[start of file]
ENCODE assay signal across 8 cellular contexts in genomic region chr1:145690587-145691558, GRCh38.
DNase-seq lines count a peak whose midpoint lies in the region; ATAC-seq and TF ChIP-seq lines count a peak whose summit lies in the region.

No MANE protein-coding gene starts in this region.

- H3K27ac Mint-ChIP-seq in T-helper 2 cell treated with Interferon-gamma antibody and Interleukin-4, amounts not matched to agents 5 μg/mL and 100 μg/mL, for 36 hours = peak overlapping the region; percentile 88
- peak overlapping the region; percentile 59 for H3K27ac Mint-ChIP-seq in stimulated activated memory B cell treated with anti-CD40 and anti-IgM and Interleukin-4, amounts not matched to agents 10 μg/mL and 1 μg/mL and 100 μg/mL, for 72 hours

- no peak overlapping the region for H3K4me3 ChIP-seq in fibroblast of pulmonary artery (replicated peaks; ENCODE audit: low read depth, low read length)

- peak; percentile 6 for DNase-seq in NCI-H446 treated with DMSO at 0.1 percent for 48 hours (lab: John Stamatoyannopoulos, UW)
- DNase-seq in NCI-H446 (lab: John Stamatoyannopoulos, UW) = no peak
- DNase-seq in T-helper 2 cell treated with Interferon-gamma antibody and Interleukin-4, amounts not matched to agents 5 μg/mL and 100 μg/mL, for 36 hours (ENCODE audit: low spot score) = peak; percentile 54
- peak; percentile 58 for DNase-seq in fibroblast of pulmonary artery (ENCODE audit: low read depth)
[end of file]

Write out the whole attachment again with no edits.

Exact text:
ENCODE assay signal across 8 cellular contexts in genomic region chr1:145690587-145691558, GRCh38.
DNase-seq lines count a peak whose midpoint lies in the region; ATAC-seq and TF ChIP-seq lines count a peak whose summit lies in the region.

No MANE protein-coding gene starts in this region.

- H3K27ac Mint-ChIP-seq in T-helper 2 cell treated with Interferon-gamma antibody and Interleukin-4, amounts not matched to agents 5 μg/mL and 100 μg/mL, for 36 hours = peak overlapping the region; percentile 88
- peak overlapping the region; percentile 59 for H3K27ac Mint-ChIP-seq in stimulated activated memory B cell treated with anti-CD40 and anti-IgM and Interleukin-4, amounts not matched to agents 10 μg/mL and 1 μg/mL and 100 μg/mL, for 72 hours

- no peak overlapping the region for H3K4me3 ChIP-seq in fibroblast of pulmonary artery (replicated peaks; ENCODE audit: low read depth, low read length)

- peak; percentile 6 for DNase-seq in NCI-H446 treated with DMSO at 0.1 percent for 48 hours (lab: John Stamatoyannopoulos, UW)
- DNase-seq in NCI-H446 (lab: John Stamatoyannopoulos, UW) = no peak
- DNase-seq in T-helper 2 cell treated with Interferon-gamma antibody and Interleukin-4, amounts not matched to agents 5 μg/mL and 100 μg/mL, for 36 hours (ENCODE audit: low spot score) = peak; percentile 54
- peak; percentile 58 for DNase-seq in fibroblast of pulmonary artery (ENCODE audit: low read depth)